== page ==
Before the pomp and extravagance of the Born in the USA tour, many would argue that Bruce & the E Street Band peaked on the 1980/81 River tour. The shows in general were more geared toward blasting out a succession of 3-minute crowd pleasers (as was the album) than the more indulgent focus of past tours. No 17-minute versions of Kitty’s Back here. Of those currently in circulation, most people would probably choose the famous NYE bootleg, recorded a couple of nights later at the same venue (these shows collectively make up a significant proportion of the Live 1975/85 box set), but a combination of the quality of recording and a slightly superior set-list takes this one for me. Over the span of a 37-song performance Bruce expertly moves the audience through the gears, from openers Night and Out in the Street to the sombre Factory and Independence Day a few songs later. It’s like being on an emotional rollercoaster.

29-12-2012-11-44-32

  1. Washington, 26th September 2016

Despite the band missing some big hitters in Clarence Clemons and Danny Federici, the second half of the River tour of 2016 is probably my favourite run of Bruce shows ever. I love the way the band sounds, and the quality of the recordings on these later sets is incredible. Listening to them is like having Bruce and the E Street Band perform in your living room. Most stateside shows kicked off with a jaw-dropping 13-minute orchestral version of New York City Serenade and generally favoured older material, mostly taken from the first two albums, giving the whole thing a glorious retro summer vibe. Some of those tracks, in particular Kitty’s Back and Does This Bus Stop at 82nd Street? feature a lot of lyrics and chord changes. They must be a nightmare to play live, which would explain Bruce’s apparent reluctance to do so over the years. Why set yourself up for failure? The 34 track set list performed here also borrows heavily from Born in the USA (six tracks), and throws up the odd surprise like Because the Night, Trapped and Secret Garden. Sublime.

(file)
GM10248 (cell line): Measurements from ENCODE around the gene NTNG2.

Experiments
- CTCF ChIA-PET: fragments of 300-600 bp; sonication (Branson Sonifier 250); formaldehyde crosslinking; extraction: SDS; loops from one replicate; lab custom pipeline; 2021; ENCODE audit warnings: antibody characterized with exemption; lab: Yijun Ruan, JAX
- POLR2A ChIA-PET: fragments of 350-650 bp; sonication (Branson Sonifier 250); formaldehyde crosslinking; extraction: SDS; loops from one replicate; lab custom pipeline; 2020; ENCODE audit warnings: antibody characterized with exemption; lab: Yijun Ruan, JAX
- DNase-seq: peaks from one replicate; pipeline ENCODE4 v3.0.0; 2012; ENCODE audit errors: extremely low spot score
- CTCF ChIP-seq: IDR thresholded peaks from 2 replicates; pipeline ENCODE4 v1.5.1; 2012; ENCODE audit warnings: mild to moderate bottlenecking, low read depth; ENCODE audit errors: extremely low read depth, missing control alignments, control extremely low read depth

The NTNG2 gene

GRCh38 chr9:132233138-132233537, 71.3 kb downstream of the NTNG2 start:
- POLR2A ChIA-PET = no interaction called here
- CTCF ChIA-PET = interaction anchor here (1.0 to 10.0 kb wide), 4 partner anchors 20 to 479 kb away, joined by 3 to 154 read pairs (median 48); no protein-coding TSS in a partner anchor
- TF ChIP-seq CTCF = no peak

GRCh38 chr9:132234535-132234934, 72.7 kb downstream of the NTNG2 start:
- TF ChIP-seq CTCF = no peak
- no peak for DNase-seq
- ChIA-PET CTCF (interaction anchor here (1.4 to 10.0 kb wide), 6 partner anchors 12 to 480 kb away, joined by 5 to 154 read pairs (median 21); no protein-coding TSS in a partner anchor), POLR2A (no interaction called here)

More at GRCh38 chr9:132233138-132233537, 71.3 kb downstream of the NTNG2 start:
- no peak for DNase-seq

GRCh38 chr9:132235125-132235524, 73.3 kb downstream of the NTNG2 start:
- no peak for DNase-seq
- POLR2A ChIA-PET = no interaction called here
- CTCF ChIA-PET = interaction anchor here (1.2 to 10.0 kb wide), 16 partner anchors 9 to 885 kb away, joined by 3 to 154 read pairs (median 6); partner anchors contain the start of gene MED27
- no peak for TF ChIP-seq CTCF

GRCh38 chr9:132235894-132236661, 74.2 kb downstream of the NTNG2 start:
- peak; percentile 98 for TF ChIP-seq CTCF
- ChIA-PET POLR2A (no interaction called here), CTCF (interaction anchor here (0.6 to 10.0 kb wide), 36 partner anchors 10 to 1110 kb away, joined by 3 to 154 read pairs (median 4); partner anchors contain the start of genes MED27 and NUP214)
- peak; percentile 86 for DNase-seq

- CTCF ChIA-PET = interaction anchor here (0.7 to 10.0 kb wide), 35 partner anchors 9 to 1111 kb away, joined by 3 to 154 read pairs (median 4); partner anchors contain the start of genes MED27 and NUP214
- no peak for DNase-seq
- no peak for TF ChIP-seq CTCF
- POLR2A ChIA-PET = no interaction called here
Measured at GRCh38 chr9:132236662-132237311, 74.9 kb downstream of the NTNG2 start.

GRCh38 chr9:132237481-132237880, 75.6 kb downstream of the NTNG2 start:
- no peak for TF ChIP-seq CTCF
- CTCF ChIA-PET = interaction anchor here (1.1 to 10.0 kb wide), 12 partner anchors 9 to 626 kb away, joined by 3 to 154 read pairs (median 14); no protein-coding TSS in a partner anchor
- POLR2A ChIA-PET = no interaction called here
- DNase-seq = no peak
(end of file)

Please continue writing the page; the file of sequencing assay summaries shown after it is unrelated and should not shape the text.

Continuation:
1. Capitol Theatre, Passaic, NJ

capitol